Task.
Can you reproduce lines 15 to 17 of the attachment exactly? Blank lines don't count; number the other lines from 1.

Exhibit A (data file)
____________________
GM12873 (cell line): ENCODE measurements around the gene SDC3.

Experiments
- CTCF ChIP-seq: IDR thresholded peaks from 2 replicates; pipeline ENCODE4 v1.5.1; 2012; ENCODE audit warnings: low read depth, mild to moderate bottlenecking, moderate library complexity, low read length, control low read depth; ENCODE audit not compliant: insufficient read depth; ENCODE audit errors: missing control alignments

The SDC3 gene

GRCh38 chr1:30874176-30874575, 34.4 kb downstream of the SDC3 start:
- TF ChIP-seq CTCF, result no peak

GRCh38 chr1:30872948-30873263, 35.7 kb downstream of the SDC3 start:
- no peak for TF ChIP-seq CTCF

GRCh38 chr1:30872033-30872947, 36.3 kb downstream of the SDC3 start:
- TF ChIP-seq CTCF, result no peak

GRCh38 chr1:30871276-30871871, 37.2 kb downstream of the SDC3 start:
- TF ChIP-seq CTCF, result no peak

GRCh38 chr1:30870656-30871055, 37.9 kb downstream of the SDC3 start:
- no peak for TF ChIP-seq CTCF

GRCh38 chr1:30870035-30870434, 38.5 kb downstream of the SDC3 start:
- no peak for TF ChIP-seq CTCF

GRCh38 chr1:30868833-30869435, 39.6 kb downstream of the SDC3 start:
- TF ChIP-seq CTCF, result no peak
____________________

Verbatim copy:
GRCh38 chr1:30870035-30870434, 38.5 kb downstream of the SDC3 start:
- no peak for TF ChIP-seq CTCF

GRCh38 chr1:30868833-30869435, 39.6 kb downstream of the SDC3 start: